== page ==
Journalism codes leave vexing problems untouched

Since the 1920s journalists in the United States have been writing and rewriting codes of ethics. This began because they wanted the public and their own employers to regard them as worthy of respect (and decent pay), with rules, specialized expertise, and lofty purpose—genuine professionals, just like dentists and accountants. They also wanted guidelines that […]

Why news organizations need to credit each other

In an unusual dust-up, the top editor of the Washington Post has complained to The New York Times that it failed to credit the Post for work that preceded, and nourished, important stories that the Times later ran. Why this should matter to you is worth exploring. The Post stories, executive editor Martin Baron wrote […]

Maybe summoning the press before Parliament isn’t such a bad idea

Alan Rusbridger, editor of London’s Guardian, faced off with British legislators last week about his newspaper’s publishing secrets about official surveillance that were leaked by the fugitive U.S. intelligence contractor, Edward Snowden. Press advocates weren’t pleased. Carl Bernstein, the Watergate-era star who’s on the Mount Rushmore of 20th century media heroes, certainly wasn’t. In an […]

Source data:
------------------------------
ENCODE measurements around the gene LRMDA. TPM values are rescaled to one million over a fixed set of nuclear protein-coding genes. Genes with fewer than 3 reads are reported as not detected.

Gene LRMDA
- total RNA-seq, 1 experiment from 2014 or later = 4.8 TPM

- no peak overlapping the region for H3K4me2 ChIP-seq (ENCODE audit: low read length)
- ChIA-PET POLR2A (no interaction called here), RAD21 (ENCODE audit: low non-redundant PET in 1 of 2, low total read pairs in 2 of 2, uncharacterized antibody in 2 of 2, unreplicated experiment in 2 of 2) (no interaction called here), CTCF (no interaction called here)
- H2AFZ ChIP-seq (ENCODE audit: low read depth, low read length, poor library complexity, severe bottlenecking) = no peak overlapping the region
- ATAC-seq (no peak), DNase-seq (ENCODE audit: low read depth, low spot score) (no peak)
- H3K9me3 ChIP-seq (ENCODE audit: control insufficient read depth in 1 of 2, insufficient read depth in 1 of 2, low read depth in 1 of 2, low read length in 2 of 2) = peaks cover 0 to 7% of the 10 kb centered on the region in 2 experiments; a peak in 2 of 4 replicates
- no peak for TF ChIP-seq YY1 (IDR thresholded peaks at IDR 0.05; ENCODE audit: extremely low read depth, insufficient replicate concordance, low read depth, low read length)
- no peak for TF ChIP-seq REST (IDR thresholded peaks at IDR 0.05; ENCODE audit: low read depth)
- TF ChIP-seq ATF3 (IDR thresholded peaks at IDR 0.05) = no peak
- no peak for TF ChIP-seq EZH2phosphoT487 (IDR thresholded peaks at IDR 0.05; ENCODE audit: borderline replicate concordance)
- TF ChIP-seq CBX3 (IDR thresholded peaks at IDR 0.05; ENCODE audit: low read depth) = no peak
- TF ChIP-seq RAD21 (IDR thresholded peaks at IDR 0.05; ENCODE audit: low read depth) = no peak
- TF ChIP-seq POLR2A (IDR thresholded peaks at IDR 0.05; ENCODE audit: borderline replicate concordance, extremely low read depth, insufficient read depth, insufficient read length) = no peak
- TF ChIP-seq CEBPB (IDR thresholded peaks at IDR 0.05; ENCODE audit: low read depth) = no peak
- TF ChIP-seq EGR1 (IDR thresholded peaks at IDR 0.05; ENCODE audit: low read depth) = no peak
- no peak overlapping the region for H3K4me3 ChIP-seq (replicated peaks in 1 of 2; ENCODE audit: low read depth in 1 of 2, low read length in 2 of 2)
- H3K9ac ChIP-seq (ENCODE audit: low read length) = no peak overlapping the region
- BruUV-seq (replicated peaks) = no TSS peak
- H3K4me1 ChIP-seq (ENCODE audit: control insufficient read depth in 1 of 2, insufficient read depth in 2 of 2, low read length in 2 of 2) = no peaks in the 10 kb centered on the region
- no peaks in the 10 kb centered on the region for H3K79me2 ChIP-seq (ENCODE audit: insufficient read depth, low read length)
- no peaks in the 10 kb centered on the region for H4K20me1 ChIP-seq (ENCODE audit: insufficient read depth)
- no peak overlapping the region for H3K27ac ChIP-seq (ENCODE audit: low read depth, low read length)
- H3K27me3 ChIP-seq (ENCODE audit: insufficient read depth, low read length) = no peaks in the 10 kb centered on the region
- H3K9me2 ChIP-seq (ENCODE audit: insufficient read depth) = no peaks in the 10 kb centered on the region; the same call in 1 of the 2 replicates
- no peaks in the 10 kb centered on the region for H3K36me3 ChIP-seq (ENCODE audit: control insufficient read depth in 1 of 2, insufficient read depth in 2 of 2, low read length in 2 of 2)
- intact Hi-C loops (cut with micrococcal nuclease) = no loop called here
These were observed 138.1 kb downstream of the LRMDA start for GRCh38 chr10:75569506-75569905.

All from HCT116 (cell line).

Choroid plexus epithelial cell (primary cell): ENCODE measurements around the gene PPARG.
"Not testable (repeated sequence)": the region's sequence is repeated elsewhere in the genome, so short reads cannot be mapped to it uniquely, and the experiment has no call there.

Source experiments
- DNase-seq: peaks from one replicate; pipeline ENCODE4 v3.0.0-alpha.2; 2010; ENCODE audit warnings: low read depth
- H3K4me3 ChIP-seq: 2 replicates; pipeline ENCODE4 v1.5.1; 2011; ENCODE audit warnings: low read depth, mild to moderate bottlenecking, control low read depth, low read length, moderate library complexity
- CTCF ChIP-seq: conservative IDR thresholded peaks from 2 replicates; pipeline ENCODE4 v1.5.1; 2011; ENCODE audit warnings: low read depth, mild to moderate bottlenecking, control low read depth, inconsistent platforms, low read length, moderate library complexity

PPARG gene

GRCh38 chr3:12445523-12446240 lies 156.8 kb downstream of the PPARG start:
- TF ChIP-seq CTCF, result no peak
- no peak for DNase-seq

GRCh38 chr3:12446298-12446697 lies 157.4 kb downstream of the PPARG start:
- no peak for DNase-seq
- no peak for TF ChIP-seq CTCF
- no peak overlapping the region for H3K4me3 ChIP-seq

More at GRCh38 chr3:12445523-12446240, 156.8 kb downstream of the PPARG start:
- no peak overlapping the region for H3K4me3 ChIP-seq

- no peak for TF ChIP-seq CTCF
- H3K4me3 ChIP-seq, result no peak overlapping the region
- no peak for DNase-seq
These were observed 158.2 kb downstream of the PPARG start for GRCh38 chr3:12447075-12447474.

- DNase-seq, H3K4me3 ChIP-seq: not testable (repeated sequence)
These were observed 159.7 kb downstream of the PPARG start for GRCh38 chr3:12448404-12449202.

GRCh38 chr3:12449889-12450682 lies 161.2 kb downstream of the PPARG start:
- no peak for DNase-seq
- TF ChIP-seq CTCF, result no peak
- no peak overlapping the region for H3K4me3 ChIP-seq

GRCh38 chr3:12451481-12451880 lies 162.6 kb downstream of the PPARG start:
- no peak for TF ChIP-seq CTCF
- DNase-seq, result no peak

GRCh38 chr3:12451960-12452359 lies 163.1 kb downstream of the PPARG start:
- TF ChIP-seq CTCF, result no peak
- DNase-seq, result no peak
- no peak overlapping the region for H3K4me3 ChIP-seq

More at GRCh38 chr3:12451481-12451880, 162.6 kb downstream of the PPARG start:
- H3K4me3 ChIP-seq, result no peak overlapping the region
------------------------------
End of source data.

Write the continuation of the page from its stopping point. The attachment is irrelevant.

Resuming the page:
Hidden dangers of the Bush email hacking

Media throughout the country carried news recently that a half-dozen email accounts belonging to ex-President George W. Bush and several of his friends and relatives had been hacked.  The words and images that were pilfered weren’t all that interesting, so all in all it wasn’t a huge story. But to me, a fan of the […]

The struggle over values in the online news world

Week of December 21, 2009 The toughest challenges facing the news business may have more to do with values than finances. There’s reason for optimism about its economic future. The appetite for fact-based reporting and topical commentary is keener than ever, and the number of people with the skill and desire to feed it is […]